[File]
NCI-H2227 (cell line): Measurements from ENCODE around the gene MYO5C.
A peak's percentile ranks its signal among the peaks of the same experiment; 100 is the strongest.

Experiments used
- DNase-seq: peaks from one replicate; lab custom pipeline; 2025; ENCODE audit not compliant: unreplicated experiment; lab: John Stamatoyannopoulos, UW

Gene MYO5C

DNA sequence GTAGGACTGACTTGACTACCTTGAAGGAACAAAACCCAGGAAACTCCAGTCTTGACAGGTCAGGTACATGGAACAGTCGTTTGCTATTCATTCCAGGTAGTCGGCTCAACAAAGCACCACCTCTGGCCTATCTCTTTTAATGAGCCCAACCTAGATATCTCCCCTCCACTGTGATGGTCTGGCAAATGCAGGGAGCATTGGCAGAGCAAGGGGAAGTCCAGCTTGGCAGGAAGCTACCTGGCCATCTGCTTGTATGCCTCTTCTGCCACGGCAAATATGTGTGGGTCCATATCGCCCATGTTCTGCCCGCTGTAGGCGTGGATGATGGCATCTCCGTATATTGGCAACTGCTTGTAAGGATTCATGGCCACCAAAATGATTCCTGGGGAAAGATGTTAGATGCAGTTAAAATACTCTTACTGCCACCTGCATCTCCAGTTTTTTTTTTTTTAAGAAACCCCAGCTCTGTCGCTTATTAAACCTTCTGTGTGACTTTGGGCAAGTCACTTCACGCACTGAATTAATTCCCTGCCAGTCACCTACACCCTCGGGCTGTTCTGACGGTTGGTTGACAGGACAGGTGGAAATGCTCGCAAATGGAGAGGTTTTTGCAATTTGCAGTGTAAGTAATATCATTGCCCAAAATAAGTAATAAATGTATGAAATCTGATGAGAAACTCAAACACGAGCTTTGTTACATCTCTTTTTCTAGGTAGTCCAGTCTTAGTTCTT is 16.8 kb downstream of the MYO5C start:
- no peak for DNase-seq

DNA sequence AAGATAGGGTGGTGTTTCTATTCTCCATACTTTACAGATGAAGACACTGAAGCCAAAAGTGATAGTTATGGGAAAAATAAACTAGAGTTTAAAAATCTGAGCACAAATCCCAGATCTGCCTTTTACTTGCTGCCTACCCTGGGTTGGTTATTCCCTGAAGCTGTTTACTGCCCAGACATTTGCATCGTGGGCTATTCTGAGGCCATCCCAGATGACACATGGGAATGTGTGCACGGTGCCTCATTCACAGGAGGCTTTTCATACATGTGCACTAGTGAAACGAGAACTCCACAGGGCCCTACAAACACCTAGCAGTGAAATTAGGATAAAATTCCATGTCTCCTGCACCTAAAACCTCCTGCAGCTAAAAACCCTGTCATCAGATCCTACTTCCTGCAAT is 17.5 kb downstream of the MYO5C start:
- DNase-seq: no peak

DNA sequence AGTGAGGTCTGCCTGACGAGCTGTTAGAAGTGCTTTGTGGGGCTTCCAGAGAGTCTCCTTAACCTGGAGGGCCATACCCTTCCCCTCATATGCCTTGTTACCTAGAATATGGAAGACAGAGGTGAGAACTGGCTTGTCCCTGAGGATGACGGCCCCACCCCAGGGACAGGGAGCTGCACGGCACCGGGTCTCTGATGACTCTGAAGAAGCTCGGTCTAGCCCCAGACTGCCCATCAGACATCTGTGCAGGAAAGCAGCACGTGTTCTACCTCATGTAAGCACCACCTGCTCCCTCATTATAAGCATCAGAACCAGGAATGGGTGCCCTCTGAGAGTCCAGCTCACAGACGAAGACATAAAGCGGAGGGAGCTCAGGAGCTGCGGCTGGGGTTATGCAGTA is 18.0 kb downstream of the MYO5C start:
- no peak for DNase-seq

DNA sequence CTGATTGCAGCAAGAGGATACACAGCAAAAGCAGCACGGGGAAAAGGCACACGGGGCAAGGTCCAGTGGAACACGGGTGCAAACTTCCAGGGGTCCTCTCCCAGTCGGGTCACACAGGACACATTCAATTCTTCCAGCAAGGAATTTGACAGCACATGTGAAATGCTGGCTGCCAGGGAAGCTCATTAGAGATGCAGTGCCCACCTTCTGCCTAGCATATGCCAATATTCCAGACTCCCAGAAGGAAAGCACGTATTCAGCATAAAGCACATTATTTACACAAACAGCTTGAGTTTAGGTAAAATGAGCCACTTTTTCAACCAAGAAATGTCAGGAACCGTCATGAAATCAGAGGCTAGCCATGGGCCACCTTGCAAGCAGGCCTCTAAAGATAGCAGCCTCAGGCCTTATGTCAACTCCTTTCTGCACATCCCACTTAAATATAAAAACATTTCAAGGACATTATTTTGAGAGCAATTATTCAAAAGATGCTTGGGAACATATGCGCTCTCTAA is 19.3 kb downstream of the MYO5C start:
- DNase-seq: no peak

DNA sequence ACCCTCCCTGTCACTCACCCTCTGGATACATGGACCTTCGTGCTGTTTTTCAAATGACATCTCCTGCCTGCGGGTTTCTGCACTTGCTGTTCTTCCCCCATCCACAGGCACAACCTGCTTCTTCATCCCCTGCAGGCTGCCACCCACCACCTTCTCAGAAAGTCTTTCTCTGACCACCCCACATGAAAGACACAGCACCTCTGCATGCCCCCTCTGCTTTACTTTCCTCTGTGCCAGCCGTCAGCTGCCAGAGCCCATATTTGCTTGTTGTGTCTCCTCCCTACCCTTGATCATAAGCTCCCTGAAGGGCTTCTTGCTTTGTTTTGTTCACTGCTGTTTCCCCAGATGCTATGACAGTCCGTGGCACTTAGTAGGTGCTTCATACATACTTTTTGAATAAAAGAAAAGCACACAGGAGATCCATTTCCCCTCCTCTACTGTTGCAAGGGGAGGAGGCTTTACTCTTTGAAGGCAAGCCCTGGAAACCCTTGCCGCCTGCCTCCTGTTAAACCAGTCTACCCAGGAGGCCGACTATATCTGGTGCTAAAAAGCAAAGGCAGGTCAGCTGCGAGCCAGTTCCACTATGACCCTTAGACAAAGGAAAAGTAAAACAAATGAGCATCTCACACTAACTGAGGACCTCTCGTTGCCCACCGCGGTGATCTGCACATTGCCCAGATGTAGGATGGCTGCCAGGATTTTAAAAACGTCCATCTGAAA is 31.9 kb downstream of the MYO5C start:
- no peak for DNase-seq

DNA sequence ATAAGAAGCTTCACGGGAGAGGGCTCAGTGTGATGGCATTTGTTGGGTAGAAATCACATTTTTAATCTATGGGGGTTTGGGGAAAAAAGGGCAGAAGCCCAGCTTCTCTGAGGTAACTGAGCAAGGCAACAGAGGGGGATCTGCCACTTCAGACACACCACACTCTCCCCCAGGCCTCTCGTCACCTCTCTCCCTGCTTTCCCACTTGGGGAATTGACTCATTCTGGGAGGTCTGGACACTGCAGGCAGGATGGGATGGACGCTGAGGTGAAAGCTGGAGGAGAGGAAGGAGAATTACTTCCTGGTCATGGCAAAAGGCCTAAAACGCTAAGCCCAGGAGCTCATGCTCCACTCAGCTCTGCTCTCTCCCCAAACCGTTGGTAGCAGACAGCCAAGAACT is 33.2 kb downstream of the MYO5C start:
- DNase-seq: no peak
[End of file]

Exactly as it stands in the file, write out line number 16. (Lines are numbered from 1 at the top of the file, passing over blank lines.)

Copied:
DNA sequence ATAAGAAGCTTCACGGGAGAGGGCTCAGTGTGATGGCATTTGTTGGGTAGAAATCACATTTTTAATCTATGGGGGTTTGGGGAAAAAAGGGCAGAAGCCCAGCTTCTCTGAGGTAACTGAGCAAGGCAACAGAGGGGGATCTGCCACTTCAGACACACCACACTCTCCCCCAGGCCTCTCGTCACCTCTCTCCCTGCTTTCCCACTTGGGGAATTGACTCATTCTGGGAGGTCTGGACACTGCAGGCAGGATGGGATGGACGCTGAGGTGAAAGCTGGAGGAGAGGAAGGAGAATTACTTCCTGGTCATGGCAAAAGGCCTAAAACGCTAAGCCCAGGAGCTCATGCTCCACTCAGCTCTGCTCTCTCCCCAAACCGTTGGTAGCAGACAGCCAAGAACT is 33.2 kb downstream of the MYO5C start: